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NHS 111 operators got 'detailed' training ahead of referral service

NHS England: Further training sessions are planned in the lead up to Christmas
NHS England: Further training sessions are planned in the lead up to Christmas

NHS 111 call handlers received “detailed” training ahead of the launch of the pharmacy referral service, NHS England has told C+D in response to pharmacist concerns.

The “detailed training plans” put in place before the Community Pharmacist Consultation Service (CPCS) launched on October 29 included “a combination of approaches” to ensure call handlers could access the training across their 24-hour shift patterns, NHS England told C+D earlier this month (November 8).

NHS 111 providers were asked to facilitate a 30-minute briefing for all their staff, during which the call advisors were shown an animation of the CPCS and a video explaining the role of a community pharmacist, the commissioning body added.

They also received instructions on how to select the right “directory of services template”, which includes pharmacy service information to help operators refer patients to the right healthcare provider, NHS England added.

Pharmacist concerns

A week into the CPCS, C+D readers shared their concerns around the preparedness of NHS 111 call handlers for the national advanced service, claiming that patients were “misinformed” that their prescription would be passed to the pharmacy, ready for them to collect their medicines on the spot.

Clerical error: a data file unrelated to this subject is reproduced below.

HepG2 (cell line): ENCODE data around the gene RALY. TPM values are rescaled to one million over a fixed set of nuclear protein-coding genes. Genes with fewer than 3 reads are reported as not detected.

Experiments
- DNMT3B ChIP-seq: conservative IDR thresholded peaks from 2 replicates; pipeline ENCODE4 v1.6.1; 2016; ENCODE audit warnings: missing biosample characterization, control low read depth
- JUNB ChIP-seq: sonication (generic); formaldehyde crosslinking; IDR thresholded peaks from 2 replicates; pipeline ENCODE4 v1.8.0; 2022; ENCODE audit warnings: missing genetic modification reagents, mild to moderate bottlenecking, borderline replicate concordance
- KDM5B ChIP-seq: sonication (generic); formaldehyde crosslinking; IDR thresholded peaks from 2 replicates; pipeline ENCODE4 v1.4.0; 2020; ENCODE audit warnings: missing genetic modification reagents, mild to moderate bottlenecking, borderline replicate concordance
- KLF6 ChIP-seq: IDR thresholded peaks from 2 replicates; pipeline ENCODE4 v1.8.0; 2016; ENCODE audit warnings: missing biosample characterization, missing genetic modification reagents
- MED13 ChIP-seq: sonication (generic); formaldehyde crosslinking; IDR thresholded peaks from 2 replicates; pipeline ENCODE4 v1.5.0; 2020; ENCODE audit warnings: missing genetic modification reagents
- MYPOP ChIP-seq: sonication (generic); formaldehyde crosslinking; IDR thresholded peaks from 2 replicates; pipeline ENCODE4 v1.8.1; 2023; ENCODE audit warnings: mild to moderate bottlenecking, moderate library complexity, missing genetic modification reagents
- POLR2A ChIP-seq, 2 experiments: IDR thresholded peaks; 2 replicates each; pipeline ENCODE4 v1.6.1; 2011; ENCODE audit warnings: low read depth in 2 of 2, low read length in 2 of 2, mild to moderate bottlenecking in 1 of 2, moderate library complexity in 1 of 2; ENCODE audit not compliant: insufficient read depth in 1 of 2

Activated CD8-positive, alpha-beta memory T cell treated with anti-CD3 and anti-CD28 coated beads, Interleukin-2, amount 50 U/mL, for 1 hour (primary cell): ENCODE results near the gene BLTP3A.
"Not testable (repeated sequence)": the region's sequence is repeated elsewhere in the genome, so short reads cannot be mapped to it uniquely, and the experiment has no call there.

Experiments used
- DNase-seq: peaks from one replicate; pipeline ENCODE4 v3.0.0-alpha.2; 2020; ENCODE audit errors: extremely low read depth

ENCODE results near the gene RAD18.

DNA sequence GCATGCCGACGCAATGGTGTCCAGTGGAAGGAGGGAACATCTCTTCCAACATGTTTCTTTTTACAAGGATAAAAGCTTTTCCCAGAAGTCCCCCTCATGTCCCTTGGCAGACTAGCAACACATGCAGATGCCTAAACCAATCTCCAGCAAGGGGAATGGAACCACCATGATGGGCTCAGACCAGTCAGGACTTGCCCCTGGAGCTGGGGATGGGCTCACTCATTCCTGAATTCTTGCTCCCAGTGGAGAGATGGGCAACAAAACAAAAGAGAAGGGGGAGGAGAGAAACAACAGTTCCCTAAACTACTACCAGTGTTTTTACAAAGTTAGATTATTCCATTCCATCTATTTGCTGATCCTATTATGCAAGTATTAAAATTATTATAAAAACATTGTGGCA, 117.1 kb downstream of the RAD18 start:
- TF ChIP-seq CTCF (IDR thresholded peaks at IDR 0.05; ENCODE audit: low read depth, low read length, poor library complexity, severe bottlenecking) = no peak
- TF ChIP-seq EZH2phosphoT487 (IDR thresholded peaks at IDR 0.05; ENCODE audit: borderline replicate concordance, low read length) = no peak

While NHS England does not mandate the training that NHS 111 call handlers receive, each NHS 111 provider organisation was offered an NHS CPCS workshop in September and October, delivered by the national directory of services team and the national pharmacy integration team, and attended by a local community pharmacy representative, the commissioning body told C+D.

During these sessions, supervisors and frontline staff briefed NHS 111 call advisors, while support staff attended to cascade any briefings, NHS England said.

Further training sessions are planned to support call advisors in the run-up to Christmas and new year, the commissioning body added.

12 Comments
Question: 
What has your experience of the service been like so far?

Joan Richardson, Locum pharmacist

18 month old child with constipation - prescribed Movicol by GP and had taken for 1 week with little result.  Child in a lot of pain and now running a temperature which may of course have been due to a separate issue.  Referred to pharmacy because this is "just" constipation.

Kevin Western, Community pharmacist

If, as we were told there vwere huge numbers of calls to nhs 111 for minor ailments that should be handled by Pharmacists, where are they? I have had one so far, for vaginal blistering(!) what are they doing with the rest?

I understand many will go to 100 hour Pharmacies but, as usual I suspect Pharmacy is being left out because we arent GPs or Nurses... what do we know about it? we run shops...

Thats the training element that needs sorting. I hope someone is reviewing the decisions being made to sort out why the service isnt happening properly. If not it will never change.

Watto 59, Community pharmacist

Only received one so far and that was one more than I expected.  Inappropriate referral for an emergency supply of pexofenidine 120mg (sic.) for a non regular patient.  She had enough Fexofenadine for about a  week but had some difficulty contacting her surgery for a further supply as they were "always engaged".

Watto 59, Community pharmacist

Only received one so far and that was one more than I expected.  Inappropriate referral for an emergency supply of pexofenidine 120mg (sic.) for a non regular patient.  She had enough Fexofenadine for about a  week but had some difficulty contacting her surgery for a further supply as they were always engaged

.

Chris Locum, Locum pharmacist